Well, I'm more of a gamer than anything. Years ago I was considering going [down] that avenue but I hesitated. I felt it was more a 'needle in a haystack' situation in getting to stand out with your original concept as game development is more a made-by-committee thing. Games like Resident Evil, Devil May Cry, Silent Hill, Final Fantasy - all of them blew me away and I always wanted to bring what I experienced in games into my stories.
And the movies?
The films that also hugely inspired me are: Highlander, The Terminator, T2, Empire Strikes Back, Aliens, Army of Darkness, The Crow and so on. Fantasy, sci-fi and horror are exciting genres and being on set making a film like that means you get to spend a month or two in the world of fantasy and live in it! That's the dream and that's the life! Give me more of that!
There's been a boom in recent years in Irish horror movies. What do you put that down to? Was it a confidence thing?
There are a few reasons. There's frustrated expression about having a great script and nobody to finance it. You believe in it so you make it anyway and you hope to experience the awesome horror film festival circuit. Horror can be cheap to make and can sell worldwide. We live in a time where we can go out and make a film. Cameras and gear are more affordable now than ever before. People have things to say and horror is a good way to convey your messages about society, your own personal fears or fantasies.
I'm not fully sure [of the reason], but I hope it continues. I also hope that it gets more support in Ireland and belief. There is so much talent here that is going by with no support, which is such a shame. We must compete with a global changing market and, with the talent spilling from colleges, it must be recognised.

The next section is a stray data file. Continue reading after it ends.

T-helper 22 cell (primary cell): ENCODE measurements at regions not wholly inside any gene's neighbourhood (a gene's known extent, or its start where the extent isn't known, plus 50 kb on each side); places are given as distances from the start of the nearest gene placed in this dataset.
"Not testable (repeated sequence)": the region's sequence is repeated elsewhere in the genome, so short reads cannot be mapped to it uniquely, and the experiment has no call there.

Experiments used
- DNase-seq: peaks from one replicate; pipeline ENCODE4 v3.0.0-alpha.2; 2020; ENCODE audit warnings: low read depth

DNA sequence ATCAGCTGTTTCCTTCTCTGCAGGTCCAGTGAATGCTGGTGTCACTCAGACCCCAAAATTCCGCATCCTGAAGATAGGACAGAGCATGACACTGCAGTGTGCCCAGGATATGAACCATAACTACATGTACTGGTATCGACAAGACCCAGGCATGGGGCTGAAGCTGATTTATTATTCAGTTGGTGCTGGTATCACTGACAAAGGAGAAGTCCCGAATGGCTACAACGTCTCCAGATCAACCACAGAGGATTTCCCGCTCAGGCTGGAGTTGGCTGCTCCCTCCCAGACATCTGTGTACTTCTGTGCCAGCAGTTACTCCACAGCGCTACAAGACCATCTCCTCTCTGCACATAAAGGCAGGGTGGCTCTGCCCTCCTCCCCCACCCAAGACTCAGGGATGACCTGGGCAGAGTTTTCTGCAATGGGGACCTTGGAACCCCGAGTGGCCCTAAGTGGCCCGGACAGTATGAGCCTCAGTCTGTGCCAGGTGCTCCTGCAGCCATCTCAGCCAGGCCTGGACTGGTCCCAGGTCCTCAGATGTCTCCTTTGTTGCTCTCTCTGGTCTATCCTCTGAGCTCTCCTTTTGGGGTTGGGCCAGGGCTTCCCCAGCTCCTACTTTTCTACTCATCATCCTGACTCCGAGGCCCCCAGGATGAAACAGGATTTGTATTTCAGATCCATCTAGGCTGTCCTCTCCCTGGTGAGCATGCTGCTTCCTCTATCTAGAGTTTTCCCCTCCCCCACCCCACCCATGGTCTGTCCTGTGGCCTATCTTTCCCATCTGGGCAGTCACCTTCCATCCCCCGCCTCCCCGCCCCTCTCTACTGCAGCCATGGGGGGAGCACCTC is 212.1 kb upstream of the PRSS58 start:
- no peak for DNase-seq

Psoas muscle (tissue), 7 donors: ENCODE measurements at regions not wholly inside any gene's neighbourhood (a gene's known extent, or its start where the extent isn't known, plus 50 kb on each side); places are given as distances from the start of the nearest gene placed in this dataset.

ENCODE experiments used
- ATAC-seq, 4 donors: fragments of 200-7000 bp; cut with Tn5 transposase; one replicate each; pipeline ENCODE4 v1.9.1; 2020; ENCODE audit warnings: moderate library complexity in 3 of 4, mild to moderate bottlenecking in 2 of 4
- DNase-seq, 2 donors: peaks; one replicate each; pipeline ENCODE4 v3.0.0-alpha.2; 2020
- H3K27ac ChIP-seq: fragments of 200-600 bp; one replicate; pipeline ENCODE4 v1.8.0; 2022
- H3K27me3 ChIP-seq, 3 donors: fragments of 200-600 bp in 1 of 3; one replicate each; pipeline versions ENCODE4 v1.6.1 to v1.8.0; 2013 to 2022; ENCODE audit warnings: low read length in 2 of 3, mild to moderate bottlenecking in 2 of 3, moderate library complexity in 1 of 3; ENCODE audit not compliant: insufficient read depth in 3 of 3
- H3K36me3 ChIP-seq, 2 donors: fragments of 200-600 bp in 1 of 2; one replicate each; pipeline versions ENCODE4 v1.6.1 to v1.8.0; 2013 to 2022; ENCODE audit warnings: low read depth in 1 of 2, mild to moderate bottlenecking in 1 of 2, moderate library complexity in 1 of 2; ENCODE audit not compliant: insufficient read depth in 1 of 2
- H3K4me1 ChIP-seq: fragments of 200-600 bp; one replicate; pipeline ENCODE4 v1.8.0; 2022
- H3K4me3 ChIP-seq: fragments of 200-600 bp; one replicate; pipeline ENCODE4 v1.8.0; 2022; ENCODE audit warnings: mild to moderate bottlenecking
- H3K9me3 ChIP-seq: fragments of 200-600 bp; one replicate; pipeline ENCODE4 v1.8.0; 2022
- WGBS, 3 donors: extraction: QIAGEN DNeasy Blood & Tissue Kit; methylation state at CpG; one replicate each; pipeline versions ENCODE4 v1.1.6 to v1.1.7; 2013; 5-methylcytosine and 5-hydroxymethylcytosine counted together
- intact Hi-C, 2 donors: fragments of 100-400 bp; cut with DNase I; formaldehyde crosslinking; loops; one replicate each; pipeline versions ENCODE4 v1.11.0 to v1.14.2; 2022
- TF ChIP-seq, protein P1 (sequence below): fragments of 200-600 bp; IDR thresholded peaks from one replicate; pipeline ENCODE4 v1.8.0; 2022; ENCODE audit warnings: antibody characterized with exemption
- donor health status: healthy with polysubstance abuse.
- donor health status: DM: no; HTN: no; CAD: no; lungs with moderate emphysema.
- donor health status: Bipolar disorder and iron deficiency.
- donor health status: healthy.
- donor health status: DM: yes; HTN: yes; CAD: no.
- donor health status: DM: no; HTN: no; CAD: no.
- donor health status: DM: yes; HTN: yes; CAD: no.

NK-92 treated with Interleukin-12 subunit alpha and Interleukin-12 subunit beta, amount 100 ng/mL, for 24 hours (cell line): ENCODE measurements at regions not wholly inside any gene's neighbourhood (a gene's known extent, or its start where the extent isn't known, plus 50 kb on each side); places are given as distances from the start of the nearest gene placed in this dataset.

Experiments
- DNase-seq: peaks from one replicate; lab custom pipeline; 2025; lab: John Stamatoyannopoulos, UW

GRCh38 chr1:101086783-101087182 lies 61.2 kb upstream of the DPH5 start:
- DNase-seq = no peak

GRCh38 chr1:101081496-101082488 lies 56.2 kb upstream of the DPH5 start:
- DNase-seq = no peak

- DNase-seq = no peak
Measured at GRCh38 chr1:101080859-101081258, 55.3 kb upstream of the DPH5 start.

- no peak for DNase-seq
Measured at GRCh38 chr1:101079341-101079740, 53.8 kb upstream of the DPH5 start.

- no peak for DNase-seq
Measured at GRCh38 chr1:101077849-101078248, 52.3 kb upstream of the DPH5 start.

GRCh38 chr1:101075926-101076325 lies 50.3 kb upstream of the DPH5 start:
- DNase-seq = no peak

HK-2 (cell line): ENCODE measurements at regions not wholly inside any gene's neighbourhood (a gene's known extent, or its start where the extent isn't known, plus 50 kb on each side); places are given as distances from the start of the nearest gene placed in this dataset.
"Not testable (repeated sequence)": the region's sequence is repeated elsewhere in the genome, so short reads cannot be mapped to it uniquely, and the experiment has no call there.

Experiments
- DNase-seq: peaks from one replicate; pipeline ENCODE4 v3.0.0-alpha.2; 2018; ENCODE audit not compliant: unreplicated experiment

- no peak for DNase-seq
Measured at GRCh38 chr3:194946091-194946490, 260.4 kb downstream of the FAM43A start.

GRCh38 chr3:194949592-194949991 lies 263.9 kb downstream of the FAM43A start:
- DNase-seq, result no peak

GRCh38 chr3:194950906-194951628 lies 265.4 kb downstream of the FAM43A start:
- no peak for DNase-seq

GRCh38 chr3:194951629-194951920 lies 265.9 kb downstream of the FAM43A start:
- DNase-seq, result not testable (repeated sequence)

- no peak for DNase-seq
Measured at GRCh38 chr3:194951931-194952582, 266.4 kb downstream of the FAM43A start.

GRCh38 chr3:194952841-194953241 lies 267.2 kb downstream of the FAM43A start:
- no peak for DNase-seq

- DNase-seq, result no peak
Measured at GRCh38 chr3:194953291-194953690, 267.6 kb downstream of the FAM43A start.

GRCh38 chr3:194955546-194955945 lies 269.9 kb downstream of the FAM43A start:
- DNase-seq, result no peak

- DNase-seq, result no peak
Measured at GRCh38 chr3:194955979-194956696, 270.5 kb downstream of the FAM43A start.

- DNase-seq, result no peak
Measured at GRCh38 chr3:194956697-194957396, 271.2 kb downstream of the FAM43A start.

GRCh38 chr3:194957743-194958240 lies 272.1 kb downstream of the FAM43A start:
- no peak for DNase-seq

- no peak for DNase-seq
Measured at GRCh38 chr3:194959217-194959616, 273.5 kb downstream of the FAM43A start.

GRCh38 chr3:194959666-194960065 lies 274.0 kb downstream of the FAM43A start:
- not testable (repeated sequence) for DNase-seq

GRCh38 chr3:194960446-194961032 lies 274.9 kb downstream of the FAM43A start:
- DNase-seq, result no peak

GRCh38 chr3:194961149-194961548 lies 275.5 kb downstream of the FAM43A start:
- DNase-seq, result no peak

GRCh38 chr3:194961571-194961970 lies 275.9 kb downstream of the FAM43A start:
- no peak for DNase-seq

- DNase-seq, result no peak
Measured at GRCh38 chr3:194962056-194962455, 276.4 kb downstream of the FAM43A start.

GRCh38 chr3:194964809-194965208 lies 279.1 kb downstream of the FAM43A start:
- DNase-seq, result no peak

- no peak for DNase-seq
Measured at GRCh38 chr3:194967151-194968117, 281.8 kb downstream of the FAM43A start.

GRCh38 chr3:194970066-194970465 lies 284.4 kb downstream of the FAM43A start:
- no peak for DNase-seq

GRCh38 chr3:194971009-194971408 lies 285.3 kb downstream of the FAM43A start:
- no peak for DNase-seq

I'm certainly confident I can make a very scary horror film; Demon Hunter is more of an action film. However, I can go real dark and some of the things in my nightmares may scare the hell into you!
Do you think the success of Wonder Woman will help more women filmmakers get the opportunity to direct action movies?
It's so silly how Wonder Woman had to prove the obvious. At the end of the day, it's not about what gender you are but what story can you tell and what style have you got. Certainly in Hollywood, I would imagine, Batgirl will get fast-tracked and you may get a Buffy the Vampire Slayer reboot or something. I hope it does help over here. Give me a blockbuster! I will do it! I'll wait next to the phone!
So what's next for you?
I have three features on my table that I want to make. One is called The Blade of Hilde. It's an Irish folk/dark fantasy/action/ revenge film about a young girl whose family is burned in a village by some drunk Vikings and she must have the courage to avenge them.
The second is an intense horror film called Inexorable about a group of friends who are being tormented by tarot cards.
The third, which I really hope I get to make, is Demon Hunter: The Devil's Knight. Hopefully there is a future for me!
Demon Hunter is out now on DVD and VoD